Republicans decidedly not impressed with Obama’s “grand bargain” head-fakery
posted at 8:41 am on July 31, 2013 by Erika Johnsen
With much ado about absolutely nothing, and accompanied by his usual and so very delightful attacks on Republicans for clearly being motivated by nothing in this world beyond the desire to thwart him personally, President Obama introduced a faux attempt at a “grand bargain” in yet another speech on Tuesday wherein he would supposedly cede corporate tax reform to Republicans in exchange for “investments” in infrastructure and education, a raise in the minimum wage, etcetera. (…I.e., the only ideas he seems to have in relation to economic growth. One wonders how we ever managed to get along before the federal bureaucracy metastasized into its currently huge and malignant form.) The president also accused the GOP of “passing over long-term fiscal challenges” at the expense of the middle class — which is weird, seeing as how the president’s speech contained nary a mention of entitlement reform. Odd.
Of course, the president really has no intention of lowering tax burdens or even revenue neutrality; rather, the small reductions in rates he’s offering would be more than offset by the lost deductions and preferences with which he wants to do away, resulting in a net increase in revenue with which he can pay for his precious “investments.” The Republican leadership was not impressed:
“This proposal allows President Obama to support President Obama’s position on taxes and President Obama’s position on spending, while leaving small businesses and American families behind,” said Michael Steel, spokesman for House Speaker John Boehner. …
Plus Senate Republican Leader Mitch McConnell suggested the move could suck the wind out of an effort by a bipartisan duo on Capitol Hill to push for broad-based tax reform this year.
McConnell, on the floor said the proposal “represents a serious blow to one of the best chances for true bipartisan action in Washington.” He called it a “rebuke” to Senate Finance Committee Chairman Max Baucus, D-Mont., who along with House Ways and Means Committee Chairman Dave Camp, R-Mich., is trying to build support nationally for a massive tax code overhaul.
Also, via Roll Call:
Lawmakers regarded President Barack Obama’s latest attempt to engage them on an economic proposal as largely irrelevant Tuesday, with neither Democrats nor Republicans viewing it as an actual step forward toward breaking their ongoing budget impasse. …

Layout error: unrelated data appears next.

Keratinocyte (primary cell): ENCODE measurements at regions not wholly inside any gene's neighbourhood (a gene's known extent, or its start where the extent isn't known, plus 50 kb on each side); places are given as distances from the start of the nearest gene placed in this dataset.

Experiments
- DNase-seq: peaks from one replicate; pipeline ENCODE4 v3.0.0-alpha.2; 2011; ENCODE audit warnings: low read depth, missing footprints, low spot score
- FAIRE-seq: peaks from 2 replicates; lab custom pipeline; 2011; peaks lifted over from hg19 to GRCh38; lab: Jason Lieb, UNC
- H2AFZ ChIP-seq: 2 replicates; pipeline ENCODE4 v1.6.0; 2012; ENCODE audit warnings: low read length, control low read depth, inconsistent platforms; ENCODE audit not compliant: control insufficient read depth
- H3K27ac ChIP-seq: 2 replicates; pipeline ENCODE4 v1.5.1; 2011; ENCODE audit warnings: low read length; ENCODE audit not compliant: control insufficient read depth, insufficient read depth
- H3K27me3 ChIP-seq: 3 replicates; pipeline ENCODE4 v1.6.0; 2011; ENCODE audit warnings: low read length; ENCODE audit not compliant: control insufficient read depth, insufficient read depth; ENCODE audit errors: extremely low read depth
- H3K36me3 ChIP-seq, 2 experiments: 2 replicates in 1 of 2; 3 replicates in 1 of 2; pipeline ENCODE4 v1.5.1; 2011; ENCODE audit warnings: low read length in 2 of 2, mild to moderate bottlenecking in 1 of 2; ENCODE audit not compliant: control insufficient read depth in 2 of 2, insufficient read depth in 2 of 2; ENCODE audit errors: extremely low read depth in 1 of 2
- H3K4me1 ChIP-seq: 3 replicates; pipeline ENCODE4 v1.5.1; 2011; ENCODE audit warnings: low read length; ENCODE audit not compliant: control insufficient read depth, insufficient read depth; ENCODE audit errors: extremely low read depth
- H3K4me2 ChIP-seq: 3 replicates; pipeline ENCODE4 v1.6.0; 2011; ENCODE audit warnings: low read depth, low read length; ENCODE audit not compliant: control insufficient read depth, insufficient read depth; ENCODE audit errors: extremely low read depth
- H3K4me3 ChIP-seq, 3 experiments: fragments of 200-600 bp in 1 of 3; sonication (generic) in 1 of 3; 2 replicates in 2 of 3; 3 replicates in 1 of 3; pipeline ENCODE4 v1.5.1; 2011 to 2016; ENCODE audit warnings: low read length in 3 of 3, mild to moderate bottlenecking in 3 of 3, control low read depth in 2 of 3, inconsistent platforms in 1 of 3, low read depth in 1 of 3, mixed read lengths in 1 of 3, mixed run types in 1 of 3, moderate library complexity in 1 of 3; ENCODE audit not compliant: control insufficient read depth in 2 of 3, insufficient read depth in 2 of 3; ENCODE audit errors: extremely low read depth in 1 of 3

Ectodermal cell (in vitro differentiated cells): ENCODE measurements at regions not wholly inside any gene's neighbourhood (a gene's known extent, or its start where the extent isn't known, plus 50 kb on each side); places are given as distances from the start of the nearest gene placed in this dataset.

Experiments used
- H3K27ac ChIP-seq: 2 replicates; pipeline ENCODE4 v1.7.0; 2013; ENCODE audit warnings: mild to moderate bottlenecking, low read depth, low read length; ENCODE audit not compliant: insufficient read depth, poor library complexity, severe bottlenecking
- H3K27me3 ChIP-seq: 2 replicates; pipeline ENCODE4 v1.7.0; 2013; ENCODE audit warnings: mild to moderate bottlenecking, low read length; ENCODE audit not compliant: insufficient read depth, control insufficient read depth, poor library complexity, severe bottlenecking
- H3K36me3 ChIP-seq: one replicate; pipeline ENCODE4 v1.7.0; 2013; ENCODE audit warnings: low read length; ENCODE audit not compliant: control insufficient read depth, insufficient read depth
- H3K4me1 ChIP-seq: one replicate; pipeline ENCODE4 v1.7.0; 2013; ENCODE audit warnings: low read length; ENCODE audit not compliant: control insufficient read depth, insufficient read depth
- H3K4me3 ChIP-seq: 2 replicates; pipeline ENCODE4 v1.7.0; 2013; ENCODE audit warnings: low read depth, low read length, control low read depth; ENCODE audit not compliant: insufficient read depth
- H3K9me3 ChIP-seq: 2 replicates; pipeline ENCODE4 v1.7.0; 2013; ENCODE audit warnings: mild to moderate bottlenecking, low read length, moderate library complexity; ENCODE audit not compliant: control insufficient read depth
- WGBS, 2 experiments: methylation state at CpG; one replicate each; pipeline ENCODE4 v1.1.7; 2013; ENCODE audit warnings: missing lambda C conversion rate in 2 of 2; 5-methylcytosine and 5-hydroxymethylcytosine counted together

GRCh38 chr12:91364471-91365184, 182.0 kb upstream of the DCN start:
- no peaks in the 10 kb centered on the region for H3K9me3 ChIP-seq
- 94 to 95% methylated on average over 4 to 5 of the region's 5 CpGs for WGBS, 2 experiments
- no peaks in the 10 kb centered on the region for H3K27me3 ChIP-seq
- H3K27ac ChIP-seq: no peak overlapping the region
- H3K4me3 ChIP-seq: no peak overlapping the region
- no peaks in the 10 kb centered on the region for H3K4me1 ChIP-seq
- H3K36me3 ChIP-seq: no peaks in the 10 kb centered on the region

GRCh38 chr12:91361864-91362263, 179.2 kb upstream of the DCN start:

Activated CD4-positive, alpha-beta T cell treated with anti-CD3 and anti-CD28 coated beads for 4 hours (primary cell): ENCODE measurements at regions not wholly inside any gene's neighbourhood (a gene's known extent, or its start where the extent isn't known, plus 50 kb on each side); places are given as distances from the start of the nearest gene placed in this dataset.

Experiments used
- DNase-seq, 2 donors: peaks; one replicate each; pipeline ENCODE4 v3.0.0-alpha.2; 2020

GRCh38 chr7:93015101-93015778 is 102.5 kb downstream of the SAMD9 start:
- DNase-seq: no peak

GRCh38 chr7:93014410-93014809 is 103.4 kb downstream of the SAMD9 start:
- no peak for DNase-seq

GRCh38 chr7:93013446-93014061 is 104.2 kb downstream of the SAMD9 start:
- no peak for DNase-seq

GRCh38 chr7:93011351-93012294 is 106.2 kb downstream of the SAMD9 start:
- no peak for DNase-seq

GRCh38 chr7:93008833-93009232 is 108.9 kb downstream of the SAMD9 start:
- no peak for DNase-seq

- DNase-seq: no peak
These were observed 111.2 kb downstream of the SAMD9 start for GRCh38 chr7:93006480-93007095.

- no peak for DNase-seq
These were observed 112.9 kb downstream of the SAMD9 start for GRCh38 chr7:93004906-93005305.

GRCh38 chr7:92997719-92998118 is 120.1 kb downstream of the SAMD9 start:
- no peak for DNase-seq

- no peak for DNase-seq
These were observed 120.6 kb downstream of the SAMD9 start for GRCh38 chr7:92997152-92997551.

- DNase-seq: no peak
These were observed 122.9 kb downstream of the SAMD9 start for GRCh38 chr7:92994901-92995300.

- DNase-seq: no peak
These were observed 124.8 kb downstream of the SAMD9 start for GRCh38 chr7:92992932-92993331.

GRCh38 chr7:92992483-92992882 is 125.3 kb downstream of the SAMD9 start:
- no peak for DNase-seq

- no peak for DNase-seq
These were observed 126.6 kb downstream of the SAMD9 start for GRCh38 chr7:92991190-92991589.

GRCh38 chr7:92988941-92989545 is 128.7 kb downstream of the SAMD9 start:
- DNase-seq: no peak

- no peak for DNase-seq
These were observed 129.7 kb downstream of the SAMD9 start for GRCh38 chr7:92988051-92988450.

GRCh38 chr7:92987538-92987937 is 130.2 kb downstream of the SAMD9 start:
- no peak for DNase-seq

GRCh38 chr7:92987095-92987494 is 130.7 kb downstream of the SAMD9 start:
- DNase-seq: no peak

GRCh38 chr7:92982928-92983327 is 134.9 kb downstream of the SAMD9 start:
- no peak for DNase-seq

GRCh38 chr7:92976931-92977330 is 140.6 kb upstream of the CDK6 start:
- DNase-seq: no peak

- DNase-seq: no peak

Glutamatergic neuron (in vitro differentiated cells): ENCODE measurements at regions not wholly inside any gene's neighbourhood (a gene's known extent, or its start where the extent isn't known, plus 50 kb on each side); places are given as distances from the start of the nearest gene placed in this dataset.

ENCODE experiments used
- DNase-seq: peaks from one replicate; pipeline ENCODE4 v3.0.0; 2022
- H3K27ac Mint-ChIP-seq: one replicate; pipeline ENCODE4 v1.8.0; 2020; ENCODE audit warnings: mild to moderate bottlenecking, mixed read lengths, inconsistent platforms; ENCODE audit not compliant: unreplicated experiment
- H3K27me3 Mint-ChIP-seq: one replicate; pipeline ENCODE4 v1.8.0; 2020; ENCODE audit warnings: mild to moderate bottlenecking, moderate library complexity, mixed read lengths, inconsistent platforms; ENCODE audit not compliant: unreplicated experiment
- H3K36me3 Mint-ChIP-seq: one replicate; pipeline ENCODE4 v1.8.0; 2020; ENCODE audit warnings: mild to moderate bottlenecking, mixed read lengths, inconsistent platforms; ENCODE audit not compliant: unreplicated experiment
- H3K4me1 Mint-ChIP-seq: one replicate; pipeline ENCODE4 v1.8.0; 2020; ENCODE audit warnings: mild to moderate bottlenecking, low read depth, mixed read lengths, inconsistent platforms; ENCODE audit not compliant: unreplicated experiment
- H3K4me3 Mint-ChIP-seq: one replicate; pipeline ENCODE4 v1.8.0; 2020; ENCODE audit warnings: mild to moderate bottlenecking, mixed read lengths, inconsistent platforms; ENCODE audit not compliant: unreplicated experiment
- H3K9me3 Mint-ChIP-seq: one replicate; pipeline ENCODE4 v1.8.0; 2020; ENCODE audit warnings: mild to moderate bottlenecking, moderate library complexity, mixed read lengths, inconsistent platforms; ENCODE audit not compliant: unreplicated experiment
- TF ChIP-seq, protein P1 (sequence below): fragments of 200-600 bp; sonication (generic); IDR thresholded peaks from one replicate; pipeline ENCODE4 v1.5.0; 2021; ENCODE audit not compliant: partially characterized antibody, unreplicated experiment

“I don’t think they’ve been acting in good faith. I really don’t, in the sense of really trying to bring both sides together,” Sen. Orrin G. Hatch, R-Utah, said Tuesday.
“I think they’re hoping that there will be some maverick Republicans who will ignore the basic Republican doctrines and do this with them with all the Democrats,” the top Republican on the Senate Finance Committee continued. “It’s clear they want a very liberal approach toward everything, especially tax reform.” …
Anyhow, it’s really much more about creating a messaging platform from which to stand above the fray come the all-important 2014 midterms than any serious attempt at good-faith compromise, which is precisely what the president wants to be able to claim he’s doing. But as the WSJ explained, Obama’s “grand bargain” was meant to be a bargain for precisely nobody… except Obama:
This isn’t a serious proposal, and he knows it. It also isn’t bipartisan, since he is offering a compromise with appeal to the ideological spectrum running from Elizabeth Warren to Chuck Schumer. Perhaps these are the only Members of Congress whom Treasury Secretary Jack Lew has in his iPhone.
The real bipartisan reform opportunity would be to get behind the chief Senate and House tax writers, Democrat Max Baucus and Republican Dave Camp. They’ve been holding hearings on tax reform for years, and Mr. Baucus has even invited all Senators to send him a list of tax provisions they’d like to retain and why. …
The problem, as ever, is that Mr. Obama simply can’t get over his ideological fixation to keep tax rates as high as possible. We say “ideological” because his own advisers concede that a 35% rate hurts U.S. business competitiveness.